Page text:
The various CAUSES of our PROBLEM include exploding life expectancy; a stealthy 40% cost shifting from employers to employees; lousy investment returns; soaring health care costs; fiduciary watchdogs which don’t bark (especially regarding excessive [and often legally hidden] plan fees and expenses); decisions now made by novice workers instead of pension professionals; and a national negative savings rate driven by the exuberant and irrational purchase of “essential luxuries” which have overwhelmed an employee’s motivation to prudently save for retirement.

Will this set of causes combine to spell doom for America’s current “Retirement Income” strategy which has been built upon a 401(k) plan foundation?


Reinventing Retirement Income in America

February 12, 2007

The initial purpose of this blog is to encourage an honest dialog between 401(k) Plan Participants regarding a very simple issue – i.e., whether or not they will be able to retire in dignity! While this issue can evolve into a Rubik’s cube of extremely complex issues bridging many disciplines, the intent here is to focus on fundamental simplicity, not rocket science. The following “Executive Summary” of an N.C.P.A. Policy Report #248 illustrates a few of the key issues.


Reinventing Retirement Income in America
by Brooks Hamilton and Scott Burns

NCPA Policy Report No. 248
December 2001
ISBN #1-56808-112-X
National Center for Policy Analysis
Web site:

Executive Summary

Traditional defined benefit pension plans, which are managed by employers and which promise workers a specific monthly payment on retirement, are disappearing. Instead, more than 42 million workers now participate in defined contribution retirement plans, primarily 401(k) plans, which specify the annual contributions to an employee’s pension fund.

A worker’s contributions to these plans, the employer’s vested match, and any interest or dividends reinvested in the plan are the worker’s property. Workers are responsible for choosing among investment options, and the account can be moved when the worker changes jobs and can be passed on to heirs.

As now constituted, however, defined contribution plans are performing poorly. The consulting firm Watson Wyatt found that among 503 employers sponsoring both a 401(k) plan and a defined benefit plan uring 1990-95, the defined benefit plans averaged an annual return that was 1.9 percentage points better than the 401(k) plans.

Even the 401(k) plans sponsored by firms in the financial services industry have often had below-average returns. An examination of plans sponsored by five leading financial services firms reveals that from 1995 through 1998, none had returns that matched a simple index of 60 percent stocks and 40 percent bonds.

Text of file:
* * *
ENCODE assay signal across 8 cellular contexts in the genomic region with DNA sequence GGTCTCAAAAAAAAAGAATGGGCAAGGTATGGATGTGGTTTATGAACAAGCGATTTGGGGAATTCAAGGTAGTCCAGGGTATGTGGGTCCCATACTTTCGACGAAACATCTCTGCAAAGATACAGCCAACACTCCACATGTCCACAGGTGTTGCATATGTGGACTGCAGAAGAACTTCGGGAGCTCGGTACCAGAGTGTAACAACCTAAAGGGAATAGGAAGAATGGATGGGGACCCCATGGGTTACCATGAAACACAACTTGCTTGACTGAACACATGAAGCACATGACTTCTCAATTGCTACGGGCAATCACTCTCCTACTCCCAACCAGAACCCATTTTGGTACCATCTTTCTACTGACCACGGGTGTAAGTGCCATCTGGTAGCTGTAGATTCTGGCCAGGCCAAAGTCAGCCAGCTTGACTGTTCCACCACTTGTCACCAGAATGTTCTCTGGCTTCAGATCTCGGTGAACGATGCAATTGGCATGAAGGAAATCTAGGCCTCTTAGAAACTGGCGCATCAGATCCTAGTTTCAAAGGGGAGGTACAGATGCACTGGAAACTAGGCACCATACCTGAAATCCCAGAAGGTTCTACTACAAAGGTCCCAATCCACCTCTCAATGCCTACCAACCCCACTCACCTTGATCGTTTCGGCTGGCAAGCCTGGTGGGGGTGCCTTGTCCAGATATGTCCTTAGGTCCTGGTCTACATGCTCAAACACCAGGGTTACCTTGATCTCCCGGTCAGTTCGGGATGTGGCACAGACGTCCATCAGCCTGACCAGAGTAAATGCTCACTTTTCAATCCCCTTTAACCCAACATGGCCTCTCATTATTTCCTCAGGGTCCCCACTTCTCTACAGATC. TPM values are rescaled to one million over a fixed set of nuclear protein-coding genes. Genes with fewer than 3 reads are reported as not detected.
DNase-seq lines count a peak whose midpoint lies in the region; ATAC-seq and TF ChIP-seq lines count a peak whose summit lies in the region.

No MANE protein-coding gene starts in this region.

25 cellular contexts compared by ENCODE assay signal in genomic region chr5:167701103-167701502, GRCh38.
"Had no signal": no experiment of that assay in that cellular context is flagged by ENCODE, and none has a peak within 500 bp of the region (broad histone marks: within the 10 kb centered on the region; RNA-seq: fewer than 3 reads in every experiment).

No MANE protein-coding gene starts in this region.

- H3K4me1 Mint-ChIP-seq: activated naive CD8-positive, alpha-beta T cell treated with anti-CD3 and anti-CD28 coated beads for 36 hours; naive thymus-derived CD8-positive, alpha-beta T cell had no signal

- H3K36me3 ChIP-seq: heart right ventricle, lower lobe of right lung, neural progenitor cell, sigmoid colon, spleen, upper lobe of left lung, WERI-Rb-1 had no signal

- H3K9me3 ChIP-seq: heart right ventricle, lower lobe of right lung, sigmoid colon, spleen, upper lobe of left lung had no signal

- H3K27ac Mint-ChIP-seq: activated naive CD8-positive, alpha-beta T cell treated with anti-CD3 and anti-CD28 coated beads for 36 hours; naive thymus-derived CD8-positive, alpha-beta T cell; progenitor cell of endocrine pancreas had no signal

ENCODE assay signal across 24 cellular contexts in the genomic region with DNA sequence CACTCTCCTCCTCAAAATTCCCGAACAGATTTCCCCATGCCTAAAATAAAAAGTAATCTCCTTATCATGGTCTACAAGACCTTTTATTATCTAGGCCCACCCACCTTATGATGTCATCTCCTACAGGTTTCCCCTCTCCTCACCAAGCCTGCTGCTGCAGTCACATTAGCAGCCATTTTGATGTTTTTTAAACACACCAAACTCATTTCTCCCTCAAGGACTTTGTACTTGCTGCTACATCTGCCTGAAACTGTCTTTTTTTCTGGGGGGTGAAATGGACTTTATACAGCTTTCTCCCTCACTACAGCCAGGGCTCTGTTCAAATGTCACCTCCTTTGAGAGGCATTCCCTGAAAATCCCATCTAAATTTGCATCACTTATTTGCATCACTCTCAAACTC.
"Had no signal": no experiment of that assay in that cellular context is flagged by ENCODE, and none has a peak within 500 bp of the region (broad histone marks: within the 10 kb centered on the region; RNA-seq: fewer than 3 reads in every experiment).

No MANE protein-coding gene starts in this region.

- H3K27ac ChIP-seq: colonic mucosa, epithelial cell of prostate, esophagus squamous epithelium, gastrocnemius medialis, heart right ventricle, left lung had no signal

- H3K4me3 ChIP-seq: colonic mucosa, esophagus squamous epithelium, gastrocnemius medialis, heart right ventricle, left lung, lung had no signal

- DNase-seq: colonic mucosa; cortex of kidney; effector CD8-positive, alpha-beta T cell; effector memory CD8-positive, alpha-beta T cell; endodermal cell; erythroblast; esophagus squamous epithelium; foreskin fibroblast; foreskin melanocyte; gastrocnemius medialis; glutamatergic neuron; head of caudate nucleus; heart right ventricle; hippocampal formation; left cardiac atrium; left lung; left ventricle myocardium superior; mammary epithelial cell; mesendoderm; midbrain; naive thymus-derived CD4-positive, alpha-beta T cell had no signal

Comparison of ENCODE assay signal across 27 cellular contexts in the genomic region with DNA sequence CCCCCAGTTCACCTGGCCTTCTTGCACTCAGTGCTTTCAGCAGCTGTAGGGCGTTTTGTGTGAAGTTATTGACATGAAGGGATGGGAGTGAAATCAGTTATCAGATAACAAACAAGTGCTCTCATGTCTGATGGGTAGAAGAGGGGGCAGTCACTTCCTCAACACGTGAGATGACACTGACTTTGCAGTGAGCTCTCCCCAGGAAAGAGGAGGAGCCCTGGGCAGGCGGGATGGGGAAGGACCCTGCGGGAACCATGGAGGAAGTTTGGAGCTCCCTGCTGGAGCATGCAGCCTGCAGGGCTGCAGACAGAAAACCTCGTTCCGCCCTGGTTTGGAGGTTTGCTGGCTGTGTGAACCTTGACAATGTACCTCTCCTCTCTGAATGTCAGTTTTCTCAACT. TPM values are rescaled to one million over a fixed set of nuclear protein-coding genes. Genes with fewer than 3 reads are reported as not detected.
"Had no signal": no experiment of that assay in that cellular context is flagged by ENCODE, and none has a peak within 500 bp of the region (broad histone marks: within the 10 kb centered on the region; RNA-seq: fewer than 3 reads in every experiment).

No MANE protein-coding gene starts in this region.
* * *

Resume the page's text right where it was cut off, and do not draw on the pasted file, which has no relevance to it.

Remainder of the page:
Although these companies offer investment advice to the public, the investment choices made by their own employees underperformed the market index by 3.2 to 10.5 percentage points.

Companies offer little assistance in making wise investment choices, fearing they will open themselves to lawsuits charging them with responsibility if employees have investment losses. Many employees with limited understanding of investing make uninformed investments that reduce their retirement income.

For example, in examining a number of large plans we found:

Regardless of years studied or geographical location, the lowest-paid 20 percent of Participants receive the worst returns and the higher the participants’ average pay, the higher their returns.
 Almost two-thirds of the money in the lowest-income quintile was in a money market fund or bonds.

 By contrast, about 85 percent of the money in the highest-income quintile was in equities.

If designed properly, defined contribution retirement plans offer the best hope for a comfortable retirement for most workers. The changes that are needed are both politically and economically achievable.

To remedy the flaws, this study proposes that employers be encouraged to offer a new type of plan – the American Freedom 401(k) plan. In exchange, employers would enjoy “safe harbor” protection from certain kinds of lawsuits. To take advantage of the American Freedom 401(k) plan, employers would have to:

1. Give participants the opportunity to have their funds invested in efficient portfolios (e.g., market index funds) or in portfolios managed by investment professionals.

2. Automatically enroll all employees (both new and current) unless they opt out. Also, set a minimum contribution rate of 4 percent to 6 percent of income by the participant, that is, an amount that could prudently be expected, when combined with the employer contribution, to provide a reasonable retirement income — unless the employee specifically opts for a smaller amount.

3. Require plan sponsors to pay all plan fees and expenses, and to disclose them fully.

4. Prohibit cashouts of 401(k) accounts by the plan or the employee following termination of employment and allow all funds to be rolled over into another qualified plan or to remain in the previous employer’s plan if the new employer does not have a plan.

5. Make evsting 100 percent and immediate.

6. Prohibit loans or hardship distributions from an individual account but allow “hardship loans” from the plan’s trust fund.

The American Freedom 401(k) plan would maintain the advantages of defined contribution plans, while producing higher returns and encouraging more saving for retirement.


Future postings will discuss more fully these as well as other issues.